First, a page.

Toronto Canada
    Independent Instrument Technician, and Contractor to Club Bass and Guitar - Toronto
    You have revealed the magic of tort. If you squish tortoise you get tort. And therein lies the magic of Motor Town, a.k.a. Motown. It's all in the squishing.
     
    Matt Liebenau likes this.
  18. Back to the original question... I don’t really have any thing unique to add. With the flat shim some people would object to being able to see that comparatively thick piece of wood in the neck pocket unless you can cut it to fit and paint it to match. If the aesthetics don’t bother you then, as @Turnaround said, it depends on why you’re shimming and what you’re trying to achieve.

    Oh, and as was also previously stated, a partial shim does not automatically cause a “ski jump.”
     
    Mili likes this.
  19. megafiddle

    megafiddle

    May 25, 2011
    Flat full pocket shims are used when the neck pocket is not deep enough. This is rarely a problem on commercially built instruments, since that would amount to pretty serious production error. The problem more commonly found in the body/neck fitting is not a shallow pocket, but a slight error in neck angle. And because the amount of error required to cause a neck angle problem is so small, the shim required to correct it is also small.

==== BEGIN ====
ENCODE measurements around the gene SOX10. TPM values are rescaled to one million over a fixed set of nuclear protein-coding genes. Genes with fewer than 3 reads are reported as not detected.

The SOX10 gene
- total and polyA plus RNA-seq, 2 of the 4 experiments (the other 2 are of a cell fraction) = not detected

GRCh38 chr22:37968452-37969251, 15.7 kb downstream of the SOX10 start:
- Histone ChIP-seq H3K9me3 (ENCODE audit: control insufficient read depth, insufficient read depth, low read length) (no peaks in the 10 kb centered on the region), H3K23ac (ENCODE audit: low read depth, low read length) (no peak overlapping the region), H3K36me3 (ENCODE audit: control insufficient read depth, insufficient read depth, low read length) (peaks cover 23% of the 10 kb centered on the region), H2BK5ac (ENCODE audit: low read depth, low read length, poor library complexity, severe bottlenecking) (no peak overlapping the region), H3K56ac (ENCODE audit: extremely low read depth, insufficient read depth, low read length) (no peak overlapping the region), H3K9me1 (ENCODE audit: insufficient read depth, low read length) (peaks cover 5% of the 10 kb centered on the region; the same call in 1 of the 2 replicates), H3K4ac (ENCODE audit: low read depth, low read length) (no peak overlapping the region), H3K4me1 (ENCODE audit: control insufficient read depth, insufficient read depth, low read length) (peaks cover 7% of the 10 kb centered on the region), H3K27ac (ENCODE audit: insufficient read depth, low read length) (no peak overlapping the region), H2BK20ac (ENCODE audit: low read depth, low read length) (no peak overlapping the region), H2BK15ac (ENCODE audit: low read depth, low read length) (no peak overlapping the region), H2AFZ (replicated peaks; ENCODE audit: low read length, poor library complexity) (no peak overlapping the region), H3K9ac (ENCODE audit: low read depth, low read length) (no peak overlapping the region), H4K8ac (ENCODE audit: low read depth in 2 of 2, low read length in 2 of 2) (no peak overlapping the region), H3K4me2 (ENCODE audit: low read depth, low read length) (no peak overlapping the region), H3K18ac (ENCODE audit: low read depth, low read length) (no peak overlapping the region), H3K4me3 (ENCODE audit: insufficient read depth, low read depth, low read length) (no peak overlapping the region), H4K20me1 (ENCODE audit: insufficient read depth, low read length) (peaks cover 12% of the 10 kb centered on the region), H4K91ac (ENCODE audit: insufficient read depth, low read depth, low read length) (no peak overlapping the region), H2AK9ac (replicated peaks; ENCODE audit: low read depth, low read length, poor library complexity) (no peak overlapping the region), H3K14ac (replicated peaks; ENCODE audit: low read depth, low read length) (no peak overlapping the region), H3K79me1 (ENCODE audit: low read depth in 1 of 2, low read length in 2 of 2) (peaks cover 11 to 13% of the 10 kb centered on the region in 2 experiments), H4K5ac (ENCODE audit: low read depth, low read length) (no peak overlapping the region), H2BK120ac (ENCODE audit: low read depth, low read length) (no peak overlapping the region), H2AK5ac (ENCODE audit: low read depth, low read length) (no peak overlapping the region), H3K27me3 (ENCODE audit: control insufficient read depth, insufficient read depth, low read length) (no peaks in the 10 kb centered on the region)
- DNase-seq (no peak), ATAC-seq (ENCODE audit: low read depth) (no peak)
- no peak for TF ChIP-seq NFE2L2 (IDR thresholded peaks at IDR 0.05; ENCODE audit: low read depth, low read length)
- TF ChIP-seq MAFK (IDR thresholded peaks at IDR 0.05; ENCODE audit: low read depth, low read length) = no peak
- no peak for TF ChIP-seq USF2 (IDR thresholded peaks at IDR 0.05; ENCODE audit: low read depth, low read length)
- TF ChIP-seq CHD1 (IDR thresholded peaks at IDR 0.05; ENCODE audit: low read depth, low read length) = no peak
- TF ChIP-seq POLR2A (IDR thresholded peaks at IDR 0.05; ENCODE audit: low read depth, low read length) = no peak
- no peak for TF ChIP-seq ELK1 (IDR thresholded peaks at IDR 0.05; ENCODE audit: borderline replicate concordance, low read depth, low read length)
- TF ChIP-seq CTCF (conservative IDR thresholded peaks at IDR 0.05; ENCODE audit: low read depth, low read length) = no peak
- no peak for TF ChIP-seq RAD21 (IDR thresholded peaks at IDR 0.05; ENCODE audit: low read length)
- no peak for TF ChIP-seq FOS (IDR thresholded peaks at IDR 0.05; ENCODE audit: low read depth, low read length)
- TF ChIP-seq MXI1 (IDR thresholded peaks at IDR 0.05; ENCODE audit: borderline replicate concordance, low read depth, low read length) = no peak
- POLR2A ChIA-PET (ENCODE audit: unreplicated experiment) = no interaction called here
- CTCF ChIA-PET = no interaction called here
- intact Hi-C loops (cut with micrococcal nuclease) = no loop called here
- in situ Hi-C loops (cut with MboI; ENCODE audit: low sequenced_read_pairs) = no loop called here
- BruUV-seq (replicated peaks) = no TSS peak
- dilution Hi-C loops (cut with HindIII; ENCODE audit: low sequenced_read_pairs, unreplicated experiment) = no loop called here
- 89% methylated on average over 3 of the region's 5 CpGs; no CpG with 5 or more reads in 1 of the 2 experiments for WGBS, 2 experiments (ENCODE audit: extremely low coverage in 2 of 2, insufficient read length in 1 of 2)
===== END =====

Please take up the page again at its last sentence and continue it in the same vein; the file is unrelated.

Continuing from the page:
If the neck pocket depth is ok, one or two narrow strips of card stock is typically all that's required to correct a neck angle error. To correct the same problem with a flat full pocket shim, the shim would be much thicker and very visible. Plus you would be changing the height of the fretboard above the body, which was likely ok to begin with.

    To effect a certain change in action at the 12th fret, a flat full pocket shim would need to be twice the amount of change required. So a change of 1/32" would require a 1/16" shim.

    -
     
  20. Turnaround

    Turnaround Commercial User

    May 6, 2004
    Toronto Canada
    Independent Instrument Technician, and Contractor to Club Bass and Guitar - Toronto
    I think you mean too deep.